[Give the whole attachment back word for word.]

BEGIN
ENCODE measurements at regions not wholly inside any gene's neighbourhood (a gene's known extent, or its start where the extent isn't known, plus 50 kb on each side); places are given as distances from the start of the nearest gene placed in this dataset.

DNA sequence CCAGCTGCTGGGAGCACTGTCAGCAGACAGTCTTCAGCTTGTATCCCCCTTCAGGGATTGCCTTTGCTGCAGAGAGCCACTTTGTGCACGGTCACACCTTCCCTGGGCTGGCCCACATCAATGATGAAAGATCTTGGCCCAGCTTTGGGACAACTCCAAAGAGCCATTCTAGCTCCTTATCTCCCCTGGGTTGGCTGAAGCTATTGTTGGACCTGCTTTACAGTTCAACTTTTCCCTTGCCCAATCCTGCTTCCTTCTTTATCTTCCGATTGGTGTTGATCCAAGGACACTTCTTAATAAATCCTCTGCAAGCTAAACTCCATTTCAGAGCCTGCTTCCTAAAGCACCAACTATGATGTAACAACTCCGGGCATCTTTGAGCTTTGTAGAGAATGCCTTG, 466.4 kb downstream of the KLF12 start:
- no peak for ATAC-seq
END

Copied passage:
ENCODE measurements at regions not wholly inside any gene's neighbourhood (a gene's known extent, or its start where the extent isn't known, plus 50 kb on each side); places are given as distances from the start of the nearest gene placed in this dataset.

DNA sequence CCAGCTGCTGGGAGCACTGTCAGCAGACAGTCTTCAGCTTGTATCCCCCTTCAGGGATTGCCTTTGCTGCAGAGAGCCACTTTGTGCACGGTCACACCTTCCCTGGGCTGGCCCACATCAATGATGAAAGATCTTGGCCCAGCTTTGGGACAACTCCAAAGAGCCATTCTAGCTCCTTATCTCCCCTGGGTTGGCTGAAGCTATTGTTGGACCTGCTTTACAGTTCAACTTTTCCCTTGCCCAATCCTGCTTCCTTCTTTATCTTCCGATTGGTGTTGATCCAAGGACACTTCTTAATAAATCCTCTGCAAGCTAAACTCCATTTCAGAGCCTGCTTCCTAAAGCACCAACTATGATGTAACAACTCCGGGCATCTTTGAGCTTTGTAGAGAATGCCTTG, 466.4 kb downstream of the KLF12 start:
- no peak for ATAC-seq